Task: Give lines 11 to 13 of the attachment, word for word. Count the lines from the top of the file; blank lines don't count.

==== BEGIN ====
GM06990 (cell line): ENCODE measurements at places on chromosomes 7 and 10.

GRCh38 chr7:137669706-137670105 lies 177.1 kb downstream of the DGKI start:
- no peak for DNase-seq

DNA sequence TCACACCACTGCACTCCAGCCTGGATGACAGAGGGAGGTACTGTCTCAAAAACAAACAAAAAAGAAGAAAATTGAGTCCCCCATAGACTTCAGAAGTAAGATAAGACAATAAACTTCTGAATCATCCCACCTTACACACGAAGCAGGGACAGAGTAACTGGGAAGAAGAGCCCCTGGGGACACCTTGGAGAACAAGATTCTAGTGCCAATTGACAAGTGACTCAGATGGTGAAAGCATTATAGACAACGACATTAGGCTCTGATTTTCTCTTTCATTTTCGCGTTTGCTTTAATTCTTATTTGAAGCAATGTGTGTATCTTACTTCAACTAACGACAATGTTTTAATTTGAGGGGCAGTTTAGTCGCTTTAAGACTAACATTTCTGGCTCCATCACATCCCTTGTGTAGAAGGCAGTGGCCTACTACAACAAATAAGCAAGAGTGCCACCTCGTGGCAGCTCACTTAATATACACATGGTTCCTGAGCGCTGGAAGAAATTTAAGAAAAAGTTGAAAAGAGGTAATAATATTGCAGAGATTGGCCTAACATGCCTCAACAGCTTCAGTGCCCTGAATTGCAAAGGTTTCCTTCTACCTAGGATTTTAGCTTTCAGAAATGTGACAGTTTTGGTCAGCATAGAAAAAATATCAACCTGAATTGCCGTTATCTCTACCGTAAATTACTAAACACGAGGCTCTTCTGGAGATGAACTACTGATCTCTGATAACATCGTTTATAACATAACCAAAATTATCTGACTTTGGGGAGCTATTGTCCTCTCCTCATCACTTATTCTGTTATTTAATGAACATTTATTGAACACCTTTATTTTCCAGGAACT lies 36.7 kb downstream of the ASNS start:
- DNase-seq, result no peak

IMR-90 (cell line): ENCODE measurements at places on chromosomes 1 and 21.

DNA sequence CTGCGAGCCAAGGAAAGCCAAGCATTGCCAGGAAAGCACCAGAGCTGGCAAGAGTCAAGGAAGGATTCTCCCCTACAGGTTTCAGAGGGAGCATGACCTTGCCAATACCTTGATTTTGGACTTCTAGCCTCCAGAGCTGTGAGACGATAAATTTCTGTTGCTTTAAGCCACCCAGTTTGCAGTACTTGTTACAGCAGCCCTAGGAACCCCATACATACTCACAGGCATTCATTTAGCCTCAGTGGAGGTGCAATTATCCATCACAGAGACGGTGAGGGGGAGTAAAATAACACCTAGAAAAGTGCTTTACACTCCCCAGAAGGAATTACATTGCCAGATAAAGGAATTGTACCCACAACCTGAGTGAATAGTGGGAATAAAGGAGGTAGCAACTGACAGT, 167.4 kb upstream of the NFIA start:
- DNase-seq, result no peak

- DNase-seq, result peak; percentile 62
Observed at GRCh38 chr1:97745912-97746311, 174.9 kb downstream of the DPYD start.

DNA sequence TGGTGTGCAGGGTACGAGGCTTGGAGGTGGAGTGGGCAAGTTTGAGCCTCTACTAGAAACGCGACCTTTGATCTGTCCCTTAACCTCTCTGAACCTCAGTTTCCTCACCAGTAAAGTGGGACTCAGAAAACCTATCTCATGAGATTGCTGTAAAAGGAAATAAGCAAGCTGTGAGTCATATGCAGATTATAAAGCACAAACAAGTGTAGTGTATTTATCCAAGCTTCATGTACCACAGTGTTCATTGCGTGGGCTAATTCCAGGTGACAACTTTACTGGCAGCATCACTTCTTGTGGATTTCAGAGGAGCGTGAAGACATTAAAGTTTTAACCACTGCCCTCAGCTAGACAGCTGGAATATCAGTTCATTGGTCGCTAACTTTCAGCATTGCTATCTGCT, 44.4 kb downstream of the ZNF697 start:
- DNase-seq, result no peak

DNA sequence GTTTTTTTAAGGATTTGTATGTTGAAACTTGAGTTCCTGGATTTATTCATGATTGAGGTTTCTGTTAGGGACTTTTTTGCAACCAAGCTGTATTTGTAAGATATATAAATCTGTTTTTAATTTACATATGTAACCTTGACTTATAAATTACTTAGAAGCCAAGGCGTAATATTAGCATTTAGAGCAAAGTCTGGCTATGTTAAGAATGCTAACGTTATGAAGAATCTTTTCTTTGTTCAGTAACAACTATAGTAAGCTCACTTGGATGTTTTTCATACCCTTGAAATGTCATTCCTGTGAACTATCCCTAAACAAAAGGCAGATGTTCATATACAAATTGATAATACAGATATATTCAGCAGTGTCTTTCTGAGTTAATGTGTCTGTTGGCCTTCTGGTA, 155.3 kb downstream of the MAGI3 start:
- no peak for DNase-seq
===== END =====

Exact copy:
DNA sequence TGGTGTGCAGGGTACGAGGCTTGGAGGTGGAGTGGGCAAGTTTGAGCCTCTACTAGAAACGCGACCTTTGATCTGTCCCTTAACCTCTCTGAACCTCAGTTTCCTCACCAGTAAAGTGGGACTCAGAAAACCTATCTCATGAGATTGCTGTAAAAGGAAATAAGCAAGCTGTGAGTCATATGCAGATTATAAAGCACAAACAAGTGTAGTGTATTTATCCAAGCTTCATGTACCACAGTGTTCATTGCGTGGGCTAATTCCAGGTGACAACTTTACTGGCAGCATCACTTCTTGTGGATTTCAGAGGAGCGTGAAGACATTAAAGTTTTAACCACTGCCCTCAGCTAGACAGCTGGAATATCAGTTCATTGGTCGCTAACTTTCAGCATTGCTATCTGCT, 44.4 kb downstream of the ZNF697 start:
- DNase-seq, result no peak

DNA sequence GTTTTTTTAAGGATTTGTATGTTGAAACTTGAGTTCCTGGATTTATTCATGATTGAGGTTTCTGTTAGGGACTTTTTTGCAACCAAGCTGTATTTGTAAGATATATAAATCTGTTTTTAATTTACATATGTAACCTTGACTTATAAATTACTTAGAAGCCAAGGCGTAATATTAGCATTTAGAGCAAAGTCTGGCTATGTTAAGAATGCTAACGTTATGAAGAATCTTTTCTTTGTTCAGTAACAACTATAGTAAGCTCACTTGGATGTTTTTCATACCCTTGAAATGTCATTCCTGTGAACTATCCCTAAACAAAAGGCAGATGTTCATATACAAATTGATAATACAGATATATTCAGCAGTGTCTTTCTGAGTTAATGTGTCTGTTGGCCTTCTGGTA, 155.3 kb downstream of the MAGI3 start: